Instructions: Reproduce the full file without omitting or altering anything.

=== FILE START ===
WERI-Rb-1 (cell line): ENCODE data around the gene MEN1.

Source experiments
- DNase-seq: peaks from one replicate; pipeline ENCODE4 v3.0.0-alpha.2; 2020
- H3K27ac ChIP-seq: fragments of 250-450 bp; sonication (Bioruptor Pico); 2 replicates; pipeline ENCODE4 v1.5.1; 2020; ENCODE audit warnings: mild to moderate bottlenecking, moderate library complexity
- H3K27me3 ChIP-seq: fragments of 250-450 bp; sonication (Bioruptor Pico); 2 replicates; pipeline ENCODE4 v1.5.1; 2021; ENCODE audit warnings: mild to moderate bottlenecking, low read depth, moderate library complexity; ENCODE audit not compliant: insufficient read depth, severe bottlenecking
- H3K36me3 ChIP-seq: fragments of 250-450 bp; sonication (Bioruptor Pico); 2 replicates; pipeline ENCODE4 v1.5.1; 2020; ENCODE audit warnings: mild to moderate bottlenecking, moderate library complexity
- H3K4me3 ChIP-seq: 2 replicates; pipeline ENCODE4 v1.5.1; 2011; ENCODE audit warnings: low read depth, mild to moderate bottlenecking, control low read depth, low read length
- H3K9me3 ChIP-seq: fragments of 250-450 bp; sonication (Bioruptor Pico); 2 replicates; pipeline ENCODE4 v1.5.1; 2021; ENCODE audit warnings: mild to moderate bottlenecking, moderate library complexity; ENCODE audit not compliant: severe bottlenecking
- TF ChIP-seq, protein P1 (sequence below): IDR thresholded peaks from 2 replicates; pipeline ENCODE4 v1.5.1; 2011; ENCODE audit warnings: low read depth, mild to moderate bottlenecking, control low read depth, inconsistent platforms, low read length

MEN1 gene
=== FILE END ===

WERI-Rb-1 (cell line): ENCODE data around the gene MEN1.

Source experiments
- DNase-seq: peaks from one replicate; pipeline ENCODE4 v3.0.0-alpha.2; 2020
- H3K27ac ChIP-seq: fragments of 250-450 bp; sonication (Bioruptor Pico); 2 replicates; pipeline ENCODE4 v1.5.1; 2020; ENCODE audit warnings: mild to moderate bottlenecking, moderate library complexity
- H3K27me3 ChIP-seq: fragments of 250-450 bp; sonication (Bioruptor Pico); 2 replicates; pipeline ENCODE4 v1.5.1; 2021; ENCODE audit warnings: mild to moderate bottlenecking, low read depth, moderate library complexity; ENCODE audit not compliant: insufficient read depth, severe bottlenecking
- H3K36me3 ChIP-seq: fragments of 250-450 bp; sonication (Bioruptor Pico); 2 replicates; pipeline ENCODE4 v1.5.1; 2020; ENCODE audit warnings: mild to moderate bottlenecking, moderate library complexity
- H3K4me3 ChIP-seq: 2 replicates; pipeline ENCODE4 v1.5.1; 2011; ENCODE audit warnings: low read depth, mild to moderate bottlenecking, control low read depth, low read length
- H3K9me3 ChIP-seq: fragments of 250-450 bp; sonication (Bioruptor Pico); 2 replicates; pipeline ENCODE4 v1.5.1; 2021; ENCODE audit warnings: mild to moderate bottlenecking, moderate library complexity; ENCODE audit not compliant: severe bottlenecking
- TF ChIP-seq, protein P1 (sequence below): IDR thresholded peaks from 2 replicates; pipeline ENCODE4 v1.5.1; 2011; ENCODE audit warnings: low read depth, mild to moderate bottlenecking, control low read depth, inconsistent platforms, low read length

MEN1 gene